Could I convey this message in one sentence? Could I do it in one paragraph? Could I express it in one word, not that you would write but just really getting to the core almost as if you’re an author? What are you trying to say? And those of you that, you know, if you’ve read a book, you can read a few sentences and think wow, like, this person really overcomplicated? That something I have to do right now in many aspects. Right? Have you tailored it to the individual? And just think about it like you, you know, something about the individual. You know whether they’re more analytical, you know, whether they’re more empathetic, you know, how they’re likely to take the message. Are they defensive? The hardest people to tailor messages to or the passive aggressive, because they won’t always let on. 


They’re very good at making it seem like your point got across, and they’ll subvert it. I’m gonna do a podcast about this in the future. When I was working out the other day, there was somebody at the gym that had gotten in trouble for something the kid was maybe in his 20s, right? And you could kind of tell by his behavior, he liked himself a lot. He was showing off to his friends kind of just being ridiculous, the people that go to gyms and stuff like that. And it’s to draw attention to themselves. And a staff member came over and said something to him. And you would have thought if you were observing it from abroad, that the person took the message extraordinarily well. Direct eye contact, serious face, nonverbals everything that showed I’m on point, the minute that that authority figure left, the kids started laughing and rolling his eyes and doing what are really called Face saving gestures to show those around them that whatever that guy said, I’m not on board with he’s an idiot.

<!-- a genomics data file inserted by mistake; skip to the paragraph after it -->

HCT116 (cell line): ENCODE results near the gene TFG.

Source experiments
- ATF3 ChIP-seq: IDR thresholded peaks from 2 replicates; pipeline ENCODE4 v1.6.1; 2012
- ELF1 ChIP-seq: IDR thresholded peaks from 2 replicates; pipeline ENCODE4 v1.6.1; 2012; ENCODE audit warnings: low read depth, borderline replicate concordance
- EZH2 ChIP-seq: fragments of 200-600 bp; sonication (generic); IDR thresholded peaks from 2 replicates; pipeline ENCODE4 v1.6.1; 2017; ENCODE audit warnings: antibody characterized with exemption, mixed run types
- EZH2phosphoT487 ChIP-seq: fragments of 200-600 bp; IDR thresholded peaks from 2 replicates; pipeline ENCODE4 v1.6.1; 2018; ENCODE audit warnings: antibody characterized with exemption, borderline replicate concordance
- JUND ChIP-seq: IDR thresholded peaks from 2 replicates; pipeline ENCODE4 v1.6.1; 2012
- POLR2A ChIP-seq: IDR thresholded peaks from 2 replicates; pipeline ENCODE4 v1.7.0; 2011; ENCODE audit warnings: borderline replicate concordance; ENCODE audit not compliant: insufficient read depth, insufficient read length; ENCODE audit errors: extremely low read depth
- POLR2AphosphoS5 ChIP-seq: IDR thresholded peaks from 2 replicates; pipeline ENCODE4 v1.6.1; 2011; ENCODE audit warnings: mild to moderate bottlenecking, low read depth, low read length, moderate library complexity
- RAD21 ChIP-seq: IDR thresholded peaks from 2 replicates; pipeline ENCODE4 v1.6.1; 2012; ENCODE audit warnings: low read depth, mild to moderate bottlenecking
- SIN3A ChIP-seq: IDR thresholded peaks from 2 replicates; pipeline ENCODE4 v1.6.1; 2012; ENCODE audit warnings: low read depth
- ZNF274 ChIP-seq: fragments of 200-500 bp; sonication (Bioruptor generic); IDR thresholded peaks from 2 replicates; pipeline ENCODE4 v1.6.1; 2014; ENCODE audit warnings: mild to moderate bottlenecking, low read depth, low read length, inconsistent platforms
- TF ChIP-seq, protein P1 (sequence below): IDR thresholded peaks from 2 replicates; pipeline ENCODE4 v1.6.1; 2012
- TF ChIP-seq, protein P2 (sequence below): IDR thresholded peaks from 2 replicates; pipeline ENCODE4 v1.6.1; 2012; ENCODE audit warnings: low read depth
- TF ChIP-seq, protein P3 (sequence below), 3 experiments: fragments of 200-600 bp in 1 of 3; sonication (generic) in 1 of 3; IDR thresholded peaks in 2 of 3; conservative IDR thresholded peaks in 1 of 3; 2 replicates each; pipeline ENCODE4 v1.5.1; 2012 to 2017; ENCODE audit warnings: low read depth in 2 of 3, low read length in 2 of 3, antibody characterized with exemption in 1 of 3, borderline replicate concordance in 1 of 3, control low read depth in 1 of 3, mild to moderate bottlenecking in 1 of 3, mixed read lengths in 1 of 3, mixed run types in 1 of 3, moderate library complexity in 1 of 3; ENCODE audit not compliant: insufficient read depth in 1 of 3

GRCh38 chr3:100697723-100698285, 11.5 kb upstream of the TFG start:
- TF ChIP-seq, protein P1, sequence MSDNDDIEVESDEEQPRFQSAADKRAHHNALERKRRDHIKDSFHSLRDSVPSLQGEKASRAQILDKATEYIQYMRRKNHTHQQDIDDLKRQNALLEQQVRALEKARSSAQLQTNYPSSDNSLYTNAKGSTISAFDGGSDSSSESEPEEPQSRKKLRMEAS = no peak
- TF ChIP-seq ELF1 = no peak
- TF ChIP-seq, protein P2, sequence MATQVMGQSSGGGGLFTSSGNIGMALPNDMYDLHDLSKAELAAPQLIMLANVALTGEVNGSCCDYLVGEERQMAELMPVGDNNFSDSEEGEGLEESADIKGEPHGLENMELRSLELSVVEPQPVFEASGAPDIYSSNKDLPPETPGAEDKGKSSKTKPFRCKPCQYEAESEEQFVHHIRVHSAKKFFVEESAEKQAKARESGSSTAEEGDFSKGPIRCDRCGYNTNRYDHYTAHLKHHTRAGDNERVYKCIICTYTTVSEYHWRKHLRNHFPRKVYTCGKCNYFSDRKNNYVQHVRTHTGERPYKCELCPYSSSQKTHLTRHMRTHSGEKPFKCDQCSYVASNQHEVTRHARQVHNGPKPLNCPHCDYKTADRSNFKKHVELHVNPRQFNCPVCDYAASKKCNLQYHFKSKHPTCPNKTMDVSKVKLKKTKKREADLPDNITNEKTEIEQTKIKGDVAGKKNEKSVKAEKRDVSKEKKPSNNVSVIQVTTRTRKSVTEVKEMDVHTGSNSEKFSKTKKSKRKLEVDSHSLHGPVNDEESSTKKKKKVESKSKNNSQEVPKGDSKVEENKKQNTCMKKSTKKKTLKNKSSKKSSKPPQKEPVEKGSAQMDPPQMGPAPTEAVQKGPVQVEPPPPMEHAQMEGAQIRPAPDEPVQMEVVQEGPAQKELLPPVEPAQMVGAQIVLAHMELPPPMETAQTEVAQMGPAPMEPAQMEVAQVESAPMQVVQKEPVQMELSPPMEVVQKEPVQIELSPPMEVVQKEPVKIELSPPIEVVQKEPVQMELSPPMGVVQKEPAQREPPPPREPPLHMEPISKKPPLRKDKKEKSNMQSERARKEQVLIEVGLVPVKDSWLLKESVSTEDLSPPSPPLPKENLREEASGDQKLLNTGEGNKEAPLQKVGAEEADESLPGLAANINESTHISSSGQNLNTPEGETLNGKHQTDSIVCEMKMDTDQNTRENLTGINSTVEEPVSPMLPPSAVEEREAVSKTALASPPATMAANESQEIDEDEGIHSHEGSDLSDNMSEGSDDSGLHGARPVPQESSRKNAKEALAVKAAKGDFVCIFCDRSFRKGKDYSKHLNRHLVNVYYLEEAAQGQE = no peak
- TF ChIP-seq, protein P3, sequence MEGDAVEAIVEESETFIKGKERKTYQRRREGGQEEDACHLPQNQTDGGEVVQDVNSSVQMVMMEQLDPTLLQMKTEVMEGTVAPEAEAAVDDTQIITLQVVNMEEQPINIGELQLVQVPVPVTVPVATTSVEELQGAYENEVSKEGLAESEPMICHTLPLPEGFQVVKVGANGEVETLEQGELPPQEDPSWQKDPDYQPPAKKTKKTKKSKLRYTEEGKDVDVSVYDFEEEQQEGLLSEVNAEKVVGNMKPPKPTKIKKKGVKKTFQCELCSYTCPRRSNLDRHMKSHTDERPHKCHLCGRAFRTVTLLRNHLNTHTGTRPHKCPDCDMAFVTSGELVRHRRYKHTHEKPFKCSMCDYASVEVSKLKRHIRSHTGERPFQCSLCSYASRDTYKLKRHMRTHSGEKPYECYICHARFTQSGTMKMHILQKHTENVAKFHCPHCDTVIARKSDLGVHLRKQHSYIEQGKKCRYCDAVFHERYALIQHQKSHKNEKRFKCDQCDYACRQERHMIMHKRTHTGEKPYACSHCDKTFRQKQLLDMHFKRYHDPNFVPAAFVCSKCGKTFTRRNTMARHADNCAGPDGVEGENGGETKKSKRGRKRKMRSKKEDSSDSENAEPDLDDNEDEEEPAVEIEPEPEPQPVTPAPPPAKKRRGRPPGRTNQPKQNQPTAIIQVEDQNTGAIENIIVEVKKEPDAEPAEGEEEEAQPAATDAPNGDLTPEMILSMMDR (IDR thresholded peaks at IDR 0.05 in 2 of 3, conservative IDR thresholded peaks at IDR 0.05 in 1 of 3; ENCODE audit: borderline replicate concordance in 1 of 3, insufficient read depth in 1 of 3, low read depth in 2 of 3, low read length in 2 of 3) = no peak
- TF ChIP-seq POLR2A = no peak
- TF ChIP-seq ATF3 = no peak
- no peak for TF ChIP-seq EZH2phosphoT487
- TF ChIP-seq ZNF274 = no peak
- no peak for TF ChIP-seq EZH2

And that’s something that he actually verbalized. I’m not listening to that dude stupid, we’re gonna keep doing what we’re doing. People will go to extraordinary lengths to make it seem like yeah, I’m on board. I got it. Thanks. Appreciate the feedback. But then they’ll do things first civilly to kind of screw you over. We’ll have a future episode about that. And if you’ve experienced that, write in, write in to us at we always change names will never use your exact scenario. Don’t worry, Your privacy is going to be taken care of. All right. 


So all in all, consider all these points. Please, please, please remember communication, not about fancy language, not about you, not even about your confidence in delivering a message. It’s all about your intent, being clear. It’s all about you thinking from the end, like think back from with the end in mind. And then use that scaffolding, and make sure that you’re being honest with yourself. Otherwise, don’t be surprised when things go bad. If you have any other questions about this, once again, email us at If you like having conversations about this, you want to get other takes go to


We have a private community, it’s filled with leaders and individuals from every walk of life. We all like to share things that we’re going through and we have experience and solutions. You never know what you’re going to learn from somebody else. And if you look around the internet, there’s not a lot of positive places to have these kinds of conversations. People can be transparent and vulnerable. Share your own leadership techniques and lessons. Our goal at art of coaching is that it’s so much bigger than one individual. It’s about everything that fundamentally makes us human. At that point. There’s nothing more that makes us human than how we communicate and how we connect. All right. Appreciate all of you talk to you soon.